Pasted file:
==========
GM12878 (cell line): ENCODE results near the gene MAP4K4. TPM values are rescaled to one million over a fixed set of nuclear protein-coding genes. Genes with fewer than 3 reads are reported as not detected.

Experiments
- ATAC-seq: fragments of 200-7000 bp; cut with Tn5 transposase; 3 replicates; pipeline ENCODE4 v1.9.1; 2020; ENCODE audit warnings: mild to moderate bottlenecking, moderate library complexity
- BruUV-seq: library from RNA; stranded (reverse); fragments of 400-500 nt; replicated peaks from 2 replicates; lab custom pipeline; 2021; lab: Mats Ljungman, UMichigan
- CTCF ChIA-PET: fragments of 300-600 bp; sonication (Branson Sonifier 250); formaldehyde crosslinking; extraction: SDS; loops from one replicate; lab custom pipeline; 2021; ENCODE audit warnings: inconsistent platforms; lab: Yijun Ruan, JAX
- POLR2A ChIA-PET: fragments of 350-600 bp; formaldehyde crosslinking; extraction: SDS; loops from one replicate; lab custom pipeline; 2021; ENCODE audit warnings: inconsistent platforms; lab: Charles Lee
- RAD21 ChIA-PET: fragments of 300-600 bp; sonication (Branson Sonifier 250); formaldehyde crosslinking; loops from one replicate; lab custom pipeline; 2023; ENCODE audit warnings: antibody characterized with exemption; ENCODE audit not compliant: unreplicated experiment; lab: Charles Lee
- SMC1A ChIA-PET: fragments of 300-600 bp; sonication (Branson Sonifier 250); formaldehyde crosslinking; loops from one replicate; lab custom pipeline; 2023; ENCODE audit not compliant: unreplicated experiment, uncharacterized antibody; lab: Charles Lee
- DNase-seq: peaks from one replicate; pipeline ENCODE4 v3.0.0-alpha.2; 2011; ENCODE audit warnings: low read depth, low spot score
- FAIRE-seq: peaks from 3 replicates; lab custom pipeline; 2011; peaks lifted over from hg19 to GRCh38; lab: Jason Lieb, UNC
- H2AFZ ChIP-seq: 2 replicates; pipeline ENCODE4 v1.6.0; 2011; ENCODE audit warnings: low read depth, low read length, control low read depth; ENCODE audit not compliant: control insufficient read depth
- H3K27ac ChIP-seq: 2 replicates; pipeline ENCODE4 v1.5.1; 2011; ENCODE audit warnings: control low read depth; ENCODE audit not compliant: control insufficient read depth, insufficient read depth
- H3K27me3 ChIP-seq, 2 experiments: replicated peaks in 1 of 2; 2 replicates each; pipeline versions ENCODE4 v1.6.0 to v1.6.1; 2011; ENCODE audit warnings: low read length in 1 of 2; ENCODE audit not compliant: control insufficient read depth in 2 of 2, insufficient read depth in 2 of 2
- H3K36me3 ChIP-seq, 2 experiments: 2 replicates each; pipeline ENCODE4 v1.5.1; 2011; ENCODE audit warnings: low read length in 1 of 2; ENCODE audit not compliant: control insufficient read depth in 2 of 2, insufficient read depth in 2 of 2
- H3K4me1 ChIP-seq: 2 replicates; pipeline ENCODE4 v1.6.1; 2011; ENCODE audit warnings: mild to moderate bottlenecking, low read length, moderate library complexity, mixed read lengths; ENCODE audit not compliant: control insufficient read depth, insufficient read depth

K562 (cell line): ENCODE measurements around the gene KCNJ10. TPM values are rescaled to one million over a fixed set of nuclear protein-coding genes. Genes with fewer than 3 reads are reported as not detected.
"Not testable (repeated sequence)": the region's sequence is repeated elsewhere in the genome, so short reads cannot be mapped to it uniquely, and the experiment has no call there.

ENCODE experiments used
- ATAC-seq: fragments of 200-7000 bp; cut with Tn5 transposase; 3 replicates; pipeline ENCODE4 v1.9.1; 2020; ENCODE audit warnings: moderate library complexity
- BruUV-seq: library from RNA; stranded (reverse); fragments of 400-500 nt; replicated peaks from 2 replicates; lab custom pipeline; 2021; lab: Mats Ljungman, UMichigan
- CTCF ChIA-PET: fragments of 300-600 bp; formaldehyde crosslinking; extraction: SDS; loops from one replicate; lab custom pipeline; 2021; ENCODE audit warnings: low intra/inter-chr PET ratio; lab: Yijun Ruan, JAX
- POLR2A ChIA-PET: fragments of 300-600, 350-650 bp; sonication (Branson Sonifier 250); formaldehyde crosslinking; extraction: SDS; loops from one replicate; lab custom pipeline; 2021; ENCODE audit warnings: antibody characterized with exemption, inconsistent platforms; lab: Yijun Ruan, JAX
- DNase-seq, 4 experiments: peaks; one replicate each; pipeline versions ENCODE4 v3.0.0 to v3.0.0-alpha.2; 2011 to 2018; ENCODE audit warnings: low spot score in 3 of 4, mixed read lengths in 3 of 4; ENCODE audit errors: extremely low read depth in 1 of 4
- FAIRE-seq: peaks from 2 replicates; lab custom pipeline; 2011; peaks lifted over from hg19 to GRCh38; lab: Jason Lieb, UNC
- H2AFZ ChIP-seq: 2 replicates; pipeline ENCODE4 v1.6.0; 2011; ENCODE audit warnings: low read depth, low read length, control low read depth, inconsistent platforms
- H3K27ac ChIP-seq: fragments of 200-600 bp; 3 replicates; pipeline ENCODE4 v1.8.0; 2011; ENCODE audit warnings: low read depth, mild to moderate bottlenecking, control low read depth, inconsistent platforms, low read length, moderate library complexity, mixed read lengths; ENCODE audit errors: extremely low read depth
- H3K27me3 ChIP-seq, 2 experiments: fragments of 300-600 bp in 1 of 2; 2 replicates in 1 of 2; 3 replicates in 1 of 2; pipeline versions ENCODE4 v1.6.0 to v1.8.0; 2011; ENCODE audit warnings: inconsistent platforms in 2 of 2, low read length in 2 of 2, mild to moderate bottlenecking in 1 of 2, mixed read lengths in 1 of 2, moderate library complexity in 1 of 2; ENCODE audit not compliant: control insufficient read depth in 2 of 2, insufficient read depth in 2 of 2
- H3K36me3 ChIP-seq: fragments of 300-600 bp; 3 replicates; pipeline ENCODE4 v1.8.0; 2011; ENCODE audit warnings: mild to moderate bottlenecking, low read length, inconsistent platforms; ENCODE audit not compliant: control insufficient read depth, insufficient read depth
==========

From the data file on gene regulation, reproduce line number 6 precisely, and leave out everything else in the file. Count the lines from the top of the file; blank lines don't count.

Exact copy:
- POLR2A ChIA-PET: fragments of 350-600 bp; formaldehyde crosslinking; extraction: SDS; loops from one replicate; lab custom pipeline; 2021; ENCODE audit warnings: inconsistent platforms; lab: Charles Lee